One Year After the 2014 Gaza War
This report intends to highlight the key challenges that remain one year after the 2014 Gaza war as they relate to UNFPA’s programme priorities. The report focuses on Reproductive Health and Family Planning, Gender-based violence as a protection concern and the particular challenges facing young people.
The 2014 war on Gaza was one of three military operations within the last six years - all of which have contributed to the deterioration of the social, economic and health conditions of the civilian population in Gaza. The long standing siege, strict closure and constraints have led to the degradation of living standards, increased poverty and unemployment.
A year after the 2014 Gaza war, the health system remains fragile, with significant challenges to the rehabilitation of infrastructure, replenishment of supplies and a heightened financial crisis affecting health workers, particularly salary payments to civil servants. Although some aspects of the health system show signs of recovery, the pace remains slow.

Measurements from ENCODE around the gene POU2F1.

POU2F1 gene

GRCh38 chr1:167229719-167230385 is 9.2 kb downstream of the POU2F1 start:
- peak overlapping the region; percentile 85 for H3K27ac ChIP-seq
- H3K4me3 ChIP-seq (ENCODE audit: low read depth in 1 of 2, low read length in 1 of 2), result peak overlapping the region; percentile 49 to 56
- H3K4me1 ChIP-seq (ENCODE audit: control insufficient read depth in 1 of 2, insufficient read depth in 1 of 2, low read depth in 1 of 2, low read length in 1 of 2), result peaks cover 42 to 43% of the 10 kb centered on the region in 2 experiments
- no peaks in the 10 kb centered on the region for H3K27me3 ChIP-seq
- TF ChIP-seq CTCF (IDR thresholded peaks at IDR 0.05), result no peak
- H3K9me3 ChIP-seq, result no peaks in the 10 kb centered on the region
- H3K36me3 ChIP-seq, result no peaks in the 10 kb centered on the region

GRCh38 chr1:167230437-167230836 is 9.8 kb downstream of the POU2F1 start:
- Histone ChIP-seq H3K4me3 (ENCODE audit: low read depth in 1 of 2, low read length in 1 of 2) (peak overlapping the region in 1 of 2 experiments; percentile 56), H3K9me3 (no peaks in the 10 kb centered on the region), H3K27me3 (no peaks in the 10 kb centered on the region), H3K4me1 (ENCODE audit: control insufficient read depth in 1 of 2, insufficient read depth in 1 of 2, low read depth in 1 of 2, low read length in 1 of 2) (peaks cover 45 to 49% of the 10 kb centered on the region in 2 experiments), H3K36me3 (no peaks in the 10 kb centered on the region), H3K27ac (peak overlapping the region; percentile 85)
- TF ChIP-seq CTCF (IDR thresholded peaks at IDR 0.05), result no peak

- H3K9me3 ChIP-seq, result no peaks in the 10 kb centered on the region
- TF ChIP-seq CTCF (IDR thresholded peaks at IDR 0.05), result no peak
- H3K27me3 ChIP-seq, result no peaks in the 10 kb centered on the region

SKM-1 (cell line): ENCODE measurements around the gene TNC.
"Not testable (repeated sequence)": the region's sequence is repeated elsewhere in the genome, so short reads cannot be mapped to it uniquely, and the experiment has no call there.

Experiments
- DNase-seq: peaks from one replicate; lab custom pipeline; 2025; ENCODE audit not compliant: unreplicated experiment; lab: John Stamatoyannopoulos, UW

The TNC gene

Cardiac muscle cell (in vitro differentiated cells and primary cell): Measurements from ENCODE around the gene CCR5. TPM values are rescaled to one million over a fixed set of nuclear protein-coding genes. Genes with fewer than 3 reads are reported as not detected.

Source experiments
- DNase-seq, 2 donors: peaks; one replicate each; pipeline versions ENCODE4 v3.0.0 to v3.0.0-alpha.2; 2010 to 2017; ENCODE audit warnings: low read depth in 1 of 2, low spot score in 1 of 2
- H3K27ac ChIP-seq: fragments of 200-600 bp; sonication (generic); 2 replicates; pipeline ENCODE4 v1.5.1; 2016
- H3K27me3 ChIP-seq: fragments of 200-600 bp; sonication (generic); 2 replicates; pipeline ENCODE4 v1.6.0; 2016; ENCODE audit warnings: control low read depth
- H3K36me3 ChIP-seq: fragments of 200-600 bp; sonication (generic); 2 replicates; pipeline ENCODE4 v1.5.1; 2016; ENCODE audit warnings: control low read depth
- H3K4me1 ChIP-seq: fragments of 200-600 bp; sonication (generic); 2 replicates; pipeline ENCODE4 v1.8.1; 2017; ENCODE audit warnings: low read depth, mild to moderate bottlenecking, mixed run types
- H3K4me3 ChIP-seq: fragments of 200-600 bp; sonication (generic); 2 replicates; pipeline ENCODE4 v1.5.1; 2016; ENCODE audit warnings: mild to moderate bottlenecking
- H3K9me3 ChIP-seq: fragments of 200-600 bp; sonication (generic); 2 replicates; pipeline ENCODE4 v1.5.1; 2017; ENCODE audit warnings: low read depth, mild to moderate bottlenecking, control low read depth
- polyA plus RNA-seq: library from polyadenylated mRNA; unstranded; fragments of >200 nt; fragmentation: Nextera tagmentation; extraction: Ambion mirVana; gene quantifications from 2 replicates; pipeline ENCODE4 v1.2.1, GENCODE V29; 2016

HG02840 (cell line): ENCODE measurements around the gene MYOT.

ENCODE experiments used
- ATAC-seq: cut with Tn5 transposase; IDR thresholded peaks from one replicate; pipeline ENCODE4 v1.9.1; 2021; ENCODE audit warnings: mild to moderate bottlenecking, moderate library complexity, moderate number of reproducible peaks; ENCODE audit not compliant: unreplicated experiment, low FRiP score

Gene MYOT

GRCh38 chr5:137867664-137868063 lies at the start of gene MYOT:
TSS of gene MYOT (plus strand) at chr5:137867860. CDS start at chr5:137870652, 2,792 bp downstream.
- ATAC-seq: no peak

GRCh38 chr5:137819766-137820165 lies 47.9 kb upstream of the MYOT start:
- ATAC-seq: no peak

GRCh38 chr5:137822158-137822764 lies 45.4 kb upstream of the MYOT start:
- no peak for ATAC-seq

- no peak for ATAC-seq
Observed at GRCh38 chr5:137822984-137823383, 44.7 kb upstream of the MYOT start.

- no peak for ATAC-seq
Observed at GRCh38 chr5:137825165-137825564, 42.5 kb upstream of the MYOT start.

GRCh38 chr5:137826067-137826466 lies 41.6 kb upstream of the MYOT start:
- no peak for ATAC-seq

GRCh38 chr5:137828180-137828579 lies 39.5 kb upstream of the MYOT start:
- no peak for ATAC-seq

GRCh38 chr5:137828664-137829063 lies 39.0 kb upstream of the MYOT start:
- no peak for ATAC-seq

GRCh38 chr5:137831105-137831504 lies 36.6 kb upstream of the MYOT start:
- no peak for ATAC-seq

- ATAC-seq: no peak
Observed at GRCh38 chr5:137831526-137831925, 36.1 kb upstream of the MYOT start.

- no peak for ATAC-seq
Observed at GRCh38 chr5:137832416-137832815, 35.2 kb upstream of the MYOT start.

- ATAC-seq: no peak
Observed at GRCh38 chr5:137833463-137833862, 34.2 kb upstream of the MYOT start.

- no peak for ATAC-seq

Due to the destruction of 14 medical facilities and substantial damage to 102 additional facilities, maternity wards were closed down and quality of care was compromised due to overload and shortages of staffing and resources. Only four hospitals were repaired since the war, and nine clinics are still under rehabilitation. As a result Reproductive Health services have been compromised and uptake in family planning service have declined.
Particularly, women and girls were negatively affected by the hostilities and the aftermath. At least 16 of the 299 women killed during the 51-day war were pregnant. As reflected in the UNFPA led assessment conducted right after the war on the situation of IDP girls and women, domestic violence increased in shelters and women’s ability to care for their families was curtailed. One year later, the situation for women remains dire. The last shelter for internally displace people was closed in June 2015 even though housing rehabilitation remains pending. Many of these IDPs rely on temporary arrangements in the form of caravans, make-shift shelters, and living with host families. The situation remains problematic and it continues to lock women and girls in a state of vulnerability.
Furthermore, young people account for about 30% of the population in Gaza, but they are largely voiceless victims of the situation. Young people are expected to provide and protect other members of the community regardless of the challenges they face, which has further been aggravated by the crisis. According to the UNFPA assessment conducted after the war, youth were deprived of basic necessities, while forced to act as adults from an early age. The situation often leads to them engaging in risky behaviours including, drug abuse, criminal acts, violence, and life-threatening attempts to emigrate from the Gaza strip.